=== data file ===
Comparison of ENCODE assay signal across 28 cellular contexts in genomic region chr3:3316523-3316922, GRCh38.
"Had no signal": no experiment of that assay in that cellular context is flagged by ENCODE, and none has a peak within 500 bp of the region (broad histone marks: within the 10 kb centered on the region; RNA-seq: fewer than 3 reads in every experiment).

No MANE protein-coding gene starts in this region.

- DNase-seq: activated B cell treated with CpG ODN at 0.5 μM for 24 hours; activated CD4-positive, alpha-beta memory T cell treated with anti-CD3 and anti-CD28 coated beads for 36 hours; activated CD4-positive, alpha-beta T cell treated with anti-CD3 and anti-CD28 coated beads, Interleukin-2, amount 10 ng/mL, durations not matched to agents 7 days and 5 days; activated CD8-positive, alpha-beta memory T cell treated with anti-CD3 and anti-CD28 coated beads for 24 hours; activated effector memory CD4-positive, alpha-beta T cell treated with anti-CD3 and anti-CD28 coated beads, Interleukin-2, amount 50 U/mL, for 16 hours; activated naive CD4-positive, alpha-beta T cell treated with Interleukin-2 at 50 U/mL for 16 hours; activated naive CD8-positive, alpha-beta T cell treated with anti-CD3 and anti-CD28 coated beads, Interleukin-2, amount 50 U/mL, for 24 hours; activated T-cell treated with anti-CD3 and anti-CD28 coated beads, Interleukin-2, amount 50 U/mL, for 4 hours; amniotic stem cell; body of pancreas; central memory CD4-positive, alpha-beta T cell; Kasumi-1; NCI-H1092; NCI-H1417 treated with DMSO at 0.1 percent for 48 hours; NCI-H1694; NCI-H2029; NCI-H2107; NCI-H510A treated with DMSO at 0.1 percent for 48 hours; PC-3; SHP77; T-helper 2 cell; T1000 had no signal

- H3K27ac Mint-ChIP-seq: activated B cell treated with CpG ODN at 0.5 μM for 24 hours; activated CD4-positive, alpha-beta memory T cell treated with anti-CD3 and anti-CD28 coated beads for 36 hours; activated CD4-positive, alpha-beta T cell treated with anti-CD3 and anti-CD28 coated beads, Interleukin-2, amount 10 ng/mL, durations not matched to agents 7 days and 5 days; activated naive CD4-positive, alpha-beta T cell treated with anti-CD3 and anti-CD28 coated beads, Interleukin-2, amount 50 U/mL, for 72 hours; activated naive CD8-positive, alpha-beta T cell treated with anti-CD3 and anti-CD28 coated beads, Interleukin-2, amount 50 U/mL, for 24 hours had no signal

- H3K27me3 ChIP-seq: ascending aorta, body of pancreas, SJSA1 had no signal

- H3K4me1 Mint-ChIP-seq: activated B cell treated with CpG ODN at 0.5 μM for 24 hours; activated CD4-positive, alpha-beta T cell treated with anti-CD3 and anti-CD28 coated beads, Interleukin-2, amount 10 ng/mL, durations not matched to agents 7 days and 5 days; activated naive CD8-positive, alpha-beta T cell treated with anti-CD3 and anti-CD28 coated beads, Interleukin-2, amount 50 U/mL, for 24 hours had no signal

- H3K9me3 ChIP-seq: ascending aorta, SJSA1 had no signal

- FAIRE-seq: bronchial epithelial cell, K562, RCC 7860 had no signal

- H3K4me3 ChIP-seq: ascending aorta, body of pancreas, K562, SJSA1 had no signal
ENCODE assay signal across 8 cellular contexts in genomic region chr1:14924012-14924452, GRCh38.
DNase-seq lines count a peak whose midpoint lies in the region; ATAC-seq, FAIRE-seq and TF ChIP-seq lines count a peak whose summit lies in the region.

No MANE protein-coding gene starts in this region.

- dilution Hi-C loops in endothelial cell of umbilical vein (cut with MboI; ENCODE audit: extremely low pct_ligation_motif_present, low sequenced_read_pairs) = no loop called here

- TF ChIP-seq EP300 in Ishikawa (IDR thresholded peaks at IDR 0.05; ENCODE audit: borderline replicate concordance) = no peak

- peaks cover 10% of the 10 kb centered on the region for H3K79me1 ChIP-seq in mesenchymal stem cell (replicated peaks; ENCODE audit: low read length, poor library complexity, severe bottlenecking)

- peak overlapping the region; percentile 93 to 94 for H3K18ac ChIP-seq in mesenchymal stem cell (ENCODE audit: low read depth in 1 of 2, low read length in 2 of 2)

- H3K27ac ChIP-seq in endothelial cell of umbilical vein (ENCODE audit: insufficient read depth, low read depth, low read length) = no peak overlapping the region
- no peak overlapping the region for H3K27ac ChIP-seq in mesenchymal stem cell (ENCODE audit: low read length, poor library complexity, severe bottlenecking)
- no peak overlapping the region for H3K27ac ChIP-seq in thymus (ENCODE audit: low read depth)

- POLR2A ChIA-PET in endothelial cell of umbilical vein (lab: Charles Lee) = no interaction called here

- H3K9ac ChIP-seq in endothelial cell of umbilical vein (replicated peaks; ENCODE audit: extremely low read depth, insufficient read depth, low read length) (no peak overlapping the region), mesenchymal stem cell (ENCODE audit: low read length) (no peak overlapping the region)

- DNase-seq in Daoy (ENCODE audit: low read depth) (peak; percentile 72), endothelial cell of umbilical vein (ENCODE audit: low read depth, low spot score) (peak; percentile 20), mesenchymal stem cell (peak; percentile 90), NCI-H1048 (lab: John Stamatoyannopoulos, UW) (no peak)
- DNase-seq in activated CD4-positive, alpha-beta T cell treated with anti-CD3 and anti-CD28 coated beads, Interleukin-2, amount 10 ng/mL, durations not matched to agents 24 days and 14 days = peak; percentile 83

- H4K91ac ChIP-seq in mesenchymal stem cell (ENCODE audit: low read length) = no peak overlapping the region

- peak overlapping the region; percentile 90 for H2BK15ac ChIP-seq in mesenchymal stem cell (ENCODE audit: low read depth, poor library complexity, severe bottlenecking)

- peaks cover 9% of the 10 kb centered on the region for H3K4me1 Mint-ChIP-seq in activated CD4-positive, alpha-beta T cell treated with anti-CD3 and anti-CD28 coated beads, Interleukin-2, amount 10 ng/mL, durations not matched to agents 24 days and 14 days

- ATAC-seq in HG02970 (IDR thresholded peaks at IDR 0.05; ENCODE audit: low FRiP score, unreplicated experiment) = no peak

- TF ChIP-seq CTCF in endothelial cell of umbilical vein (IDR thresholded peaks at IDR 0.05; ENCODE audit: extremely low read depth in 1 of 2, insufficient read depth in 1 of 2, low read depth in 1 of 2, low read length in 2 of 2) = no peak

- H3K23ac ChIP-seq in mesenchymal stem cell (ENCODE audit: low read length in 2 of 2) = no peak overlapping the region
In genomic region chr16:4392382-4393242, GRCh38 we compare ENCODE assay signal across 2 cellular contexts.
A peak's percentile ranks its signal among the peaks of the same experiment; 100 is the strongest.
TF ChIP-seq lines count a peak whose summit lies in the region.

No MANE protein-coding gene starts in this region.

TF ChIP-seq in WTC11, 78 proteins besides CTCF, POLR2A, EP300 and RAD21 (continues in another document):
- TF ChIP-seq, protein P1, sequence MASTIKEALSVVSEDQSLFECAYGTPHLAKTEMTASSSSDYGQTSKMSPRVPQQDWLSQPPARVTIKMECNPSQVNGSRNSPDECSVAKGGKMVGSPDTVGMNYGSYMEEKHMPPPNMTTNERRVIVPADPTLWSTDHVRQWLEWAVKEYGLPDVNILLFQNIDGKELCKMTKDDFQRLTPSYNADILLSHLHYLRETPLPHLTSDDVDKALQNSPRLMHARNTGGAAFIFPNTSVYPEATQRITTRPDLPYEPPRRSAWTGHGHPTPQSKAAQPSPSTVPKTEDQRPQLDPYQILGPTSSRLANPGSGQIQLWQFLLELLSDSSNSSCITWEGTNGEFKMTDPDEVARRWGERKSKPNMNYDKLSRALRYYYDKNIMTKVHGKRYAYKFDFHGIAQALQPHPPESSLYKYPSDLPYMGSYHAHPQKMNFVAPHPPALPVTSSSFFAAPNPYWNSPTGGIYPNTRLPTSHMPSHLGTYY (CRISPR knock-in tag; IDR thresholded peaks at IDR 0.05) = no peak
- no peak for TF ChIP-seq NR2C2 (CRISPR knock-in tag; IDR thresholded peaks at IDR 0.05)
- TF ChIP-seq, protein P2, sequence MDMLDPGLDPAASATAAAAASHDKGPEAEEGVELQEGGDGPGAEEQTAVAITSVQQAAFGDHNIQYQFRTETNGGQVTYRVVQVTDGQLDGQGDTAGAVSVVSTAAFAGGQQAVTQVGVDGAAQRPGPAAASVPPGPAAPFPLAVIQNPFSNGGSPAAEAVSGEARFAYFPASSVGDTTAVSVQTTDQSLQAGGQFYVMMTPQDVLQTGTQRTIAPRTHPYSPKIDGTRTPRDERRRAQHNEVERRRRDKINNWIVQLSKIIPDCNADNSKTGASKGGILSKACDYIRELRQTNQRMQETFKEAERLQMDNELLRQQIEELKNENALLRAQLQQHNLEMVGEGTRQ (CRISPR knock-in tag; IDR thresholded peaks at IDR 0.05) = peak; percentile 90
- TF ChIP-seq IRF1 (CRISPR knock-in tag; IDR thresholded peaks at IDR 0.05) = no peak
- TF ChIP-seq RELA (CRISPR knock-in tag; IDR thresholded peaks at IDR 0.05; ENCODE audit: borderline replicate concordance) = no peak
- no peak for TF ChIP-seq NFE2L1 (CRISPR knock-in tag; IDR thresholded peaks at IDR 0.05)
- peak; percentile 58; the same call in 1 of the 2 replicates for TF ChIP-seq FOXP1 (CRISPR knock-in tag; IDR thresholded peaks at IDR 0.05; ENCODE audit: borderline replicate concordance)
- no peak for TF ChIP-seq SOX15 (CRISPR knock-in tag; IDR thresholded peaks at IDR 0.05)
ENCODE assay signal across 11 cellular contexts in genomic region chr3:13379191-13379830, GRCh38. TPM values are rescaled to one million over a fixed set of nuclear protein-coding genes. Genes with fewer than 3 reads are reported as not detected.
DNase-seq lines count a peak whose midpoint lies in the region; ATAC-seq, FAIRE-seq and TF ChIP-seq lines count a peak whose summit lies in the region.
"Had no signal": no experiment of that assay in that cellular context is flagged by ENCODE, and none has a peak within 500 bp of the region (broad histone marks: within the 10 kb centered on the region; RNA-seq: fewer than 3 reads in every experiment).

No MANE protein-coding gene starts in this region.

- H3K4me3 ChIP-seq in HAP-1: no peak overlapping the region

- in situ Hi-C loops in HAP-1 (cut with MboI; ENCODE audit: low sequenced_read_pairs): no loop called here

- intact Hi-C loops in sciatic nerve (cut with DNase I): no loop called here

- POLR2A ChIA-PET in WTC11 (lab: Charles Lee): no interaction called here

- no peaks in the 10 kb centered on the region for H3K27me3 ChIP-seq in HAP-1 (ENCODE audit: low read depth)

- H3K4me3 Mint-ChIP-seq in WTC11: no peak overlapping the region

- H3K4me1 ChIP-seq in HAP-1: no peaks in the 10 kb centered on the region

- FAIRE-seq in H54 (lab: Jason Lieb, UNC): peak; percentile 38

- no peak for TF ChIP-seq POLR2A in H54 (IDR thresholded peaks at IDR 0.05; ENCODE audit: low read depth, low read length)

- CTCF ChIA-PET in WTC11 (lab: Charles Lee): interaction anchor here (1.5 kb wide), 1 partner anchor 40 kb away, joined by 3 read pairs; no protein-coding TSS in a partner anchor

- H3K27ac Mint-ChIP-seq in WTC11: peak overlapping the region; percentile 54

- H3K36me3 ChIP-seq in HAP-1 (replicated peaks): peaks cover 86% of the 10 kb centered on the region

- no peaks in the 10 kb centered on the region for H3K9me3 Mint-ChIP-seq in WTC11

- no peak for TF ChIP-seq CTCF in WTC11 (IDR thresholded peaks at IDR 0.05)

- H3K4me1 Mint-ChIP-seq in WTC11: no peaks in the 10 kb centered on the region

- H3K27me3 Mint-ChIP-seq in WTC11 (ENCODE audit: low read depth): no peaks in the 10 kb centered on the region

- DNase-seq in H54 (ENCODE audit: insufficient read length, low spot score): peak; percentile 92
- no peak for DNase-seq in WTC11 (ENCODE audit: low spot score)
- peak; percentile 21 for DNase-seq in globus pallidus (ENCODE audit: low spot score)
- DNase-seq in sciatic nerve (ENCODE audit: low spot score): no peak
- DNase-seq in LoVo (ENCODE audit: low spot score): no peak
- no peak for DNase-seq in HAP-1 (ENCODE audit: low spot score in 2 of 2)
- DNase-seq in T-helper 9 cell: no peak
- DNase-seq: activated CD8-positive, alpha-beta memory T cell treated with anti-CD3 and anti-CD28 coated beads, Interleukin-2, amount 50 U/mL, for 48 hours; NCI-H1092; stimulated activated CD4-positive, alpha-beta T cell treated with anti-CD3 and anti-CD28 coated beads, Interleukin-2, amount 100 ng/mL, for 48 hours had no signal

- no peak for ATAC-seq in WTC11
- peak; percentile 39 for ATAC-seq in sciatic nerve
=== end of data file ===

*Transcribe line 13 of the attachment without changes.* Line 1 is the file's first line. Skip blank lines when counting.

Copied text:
No MANE protein-coding gene starts in this region.